Phenomenon and phenomena are clearly related words, but what do they mean? Which form of the word is singular and which is plural?
Phenomenon and phenomena are words of Greek origin that mean “something that can be observed or studied.” They come from the Late Latin word phænomenon, which itself is derived from the Greek phainomenon meaning "something that appears or is seen." Since the 18th century, it has been used to mean “a remarkable natural occurrence” that can be observed or “a remarkable person or thing.”
phenomenon (singular) - a remarkable occurrence, person or thing
phenomena (plural) - remarkable occurrences, people or things
The word phenomenon can describe a natural, psychological or cultural occurrence. For example, anything in nature can be classified as a phenomenon. Phenomenon can also be used to describe an individual or collective medical or psychological condition as well as a popular piece of entertainment, person or group.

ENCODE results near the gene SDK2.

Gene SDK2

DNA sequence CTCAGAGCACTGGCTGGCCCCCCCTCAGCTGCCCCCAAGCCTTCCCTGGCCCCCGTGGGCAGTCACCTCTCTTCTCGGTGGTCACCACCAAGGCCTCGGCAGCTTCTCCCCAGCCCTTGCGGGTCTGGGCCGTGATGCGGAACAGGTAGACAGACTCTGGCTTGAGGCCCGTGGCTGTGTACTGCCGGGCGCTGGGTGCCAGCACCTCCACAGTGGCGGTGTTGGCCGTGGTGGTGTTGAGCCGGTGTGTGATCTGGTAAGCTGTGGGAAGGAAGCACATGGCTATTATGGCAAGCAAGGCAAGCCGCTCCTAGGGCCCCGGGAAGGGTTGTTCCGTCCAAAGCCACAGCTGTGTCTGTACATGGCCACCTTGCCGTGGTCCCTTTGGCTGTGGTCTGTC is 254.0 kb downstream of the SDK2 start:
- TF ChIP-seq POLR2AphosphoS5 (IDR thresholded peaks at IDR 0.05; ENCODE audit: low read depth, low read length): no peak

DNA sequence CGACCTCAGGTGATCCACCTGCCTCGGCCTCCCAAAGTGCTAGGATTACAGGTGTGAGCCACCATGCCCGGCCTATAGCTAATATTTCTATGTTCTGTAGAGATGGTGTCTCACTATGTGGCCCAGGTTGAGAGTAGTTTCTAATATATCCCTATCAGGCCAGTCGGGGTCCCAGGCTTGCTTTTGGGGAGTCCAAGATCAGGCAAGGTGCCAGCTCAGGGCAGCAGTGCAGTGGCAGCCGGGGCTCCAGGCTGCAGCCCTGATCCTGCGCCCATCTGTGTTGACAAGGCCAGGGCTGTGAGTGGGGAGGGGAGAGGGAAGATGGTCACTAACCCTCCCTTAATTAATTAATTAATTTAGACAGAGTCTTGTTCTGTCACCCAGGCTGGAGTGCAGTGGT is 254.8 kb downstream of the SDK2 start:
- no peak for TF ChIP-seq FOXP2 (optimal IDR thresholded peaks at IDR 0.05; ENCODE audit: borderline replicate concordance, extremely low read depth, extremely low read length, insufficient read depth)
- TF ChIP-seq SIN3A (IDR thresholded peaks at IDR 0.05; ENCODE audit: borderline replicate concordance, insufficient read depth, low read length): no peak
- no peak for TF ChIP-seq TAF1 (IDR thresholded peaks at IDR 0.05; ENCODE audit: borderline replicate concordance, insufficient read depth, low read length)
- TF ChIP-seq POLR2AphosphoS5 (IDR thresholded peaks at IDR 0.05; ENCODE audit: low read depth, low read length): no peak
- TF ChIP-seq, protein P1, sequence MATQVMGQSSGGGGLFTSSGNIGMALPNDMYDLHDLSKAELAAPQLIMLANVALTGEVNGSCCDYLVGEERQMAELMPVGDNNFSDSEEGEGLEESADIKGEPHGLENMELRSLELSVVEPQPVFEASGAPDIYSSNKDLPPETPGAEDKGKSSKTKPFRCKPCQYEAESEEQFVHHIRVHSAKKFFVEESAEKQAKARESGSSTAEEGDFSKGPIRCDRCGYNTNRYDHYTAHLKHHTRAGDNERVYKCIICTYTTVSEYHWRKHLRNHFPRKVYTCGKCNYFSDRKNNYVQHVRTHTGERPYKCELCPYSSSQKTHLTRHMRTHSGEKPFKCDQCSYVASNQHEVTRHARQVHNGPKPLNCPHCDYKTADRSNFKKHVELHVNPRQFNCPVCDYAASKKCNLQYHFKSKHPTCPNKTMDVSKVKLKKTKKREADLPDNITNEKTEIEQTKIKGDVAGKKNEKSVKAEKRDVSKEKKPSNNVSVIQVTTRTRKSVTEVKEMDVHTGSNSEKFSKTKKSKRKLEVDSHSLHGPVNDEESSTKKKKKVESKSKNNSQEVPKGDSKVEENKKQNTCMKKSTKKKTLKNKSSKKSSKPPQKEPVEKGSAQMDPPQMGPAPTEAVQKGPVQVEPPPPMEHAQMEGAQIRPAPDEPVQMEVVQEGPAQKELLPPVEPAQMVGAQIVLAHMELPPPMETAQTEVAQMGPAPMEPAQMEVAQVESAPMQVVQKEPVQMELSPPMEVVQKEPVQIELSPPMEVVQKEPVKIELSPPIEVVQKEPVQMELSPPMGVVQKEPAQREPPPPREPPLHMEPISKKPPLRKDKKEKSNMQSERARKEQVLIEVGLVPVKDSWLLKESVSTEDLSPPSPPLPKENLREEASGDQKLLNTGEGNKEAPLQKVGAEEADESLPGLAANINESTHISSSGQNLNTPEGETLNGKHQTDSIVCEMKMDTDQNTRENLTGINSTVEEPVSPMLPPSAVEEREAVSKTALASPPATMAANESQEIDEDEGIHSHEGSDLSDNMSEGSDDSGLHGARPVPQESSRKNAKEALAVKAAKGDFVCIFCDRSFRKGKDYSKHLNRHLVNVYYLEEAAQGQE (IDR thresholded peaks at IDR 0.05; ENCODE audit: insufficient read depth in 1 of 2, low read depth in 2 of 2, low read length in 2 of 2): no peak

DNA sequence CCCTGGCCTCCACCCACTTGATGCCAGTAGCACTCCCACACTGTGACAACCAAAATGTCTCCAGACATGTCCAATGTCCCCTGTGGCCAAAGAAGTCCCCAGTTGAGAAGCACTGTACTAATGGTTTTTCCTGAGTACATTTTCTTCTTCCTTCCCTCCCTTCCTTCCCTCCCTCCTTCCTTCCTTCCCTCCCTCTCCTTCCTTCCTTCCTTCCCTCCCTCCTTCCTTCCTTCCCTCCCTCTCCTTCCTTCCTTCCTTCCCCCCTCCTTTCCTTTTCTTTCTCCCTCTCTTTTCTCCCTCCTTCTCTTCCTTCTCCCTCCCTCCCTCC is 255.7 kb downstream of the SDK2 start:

Hurricanes are a natural phenomenon.
Cognitive dissonance is a common psychological phenomenon.
The Beatles became a cultural phenomenon seemingly overnight.
Phenomena is the plural form of phenomenon. You use this variation when you are referring to multiple things or occurrences. It usually applies to science or nature, as well as observable sociological or philosophical events or occurrences.
The science teacher took the students to the park to observe natural phenomena.
Stories are our way of explaining phenomena around us.
Have you ever experienced supernatural phenomena?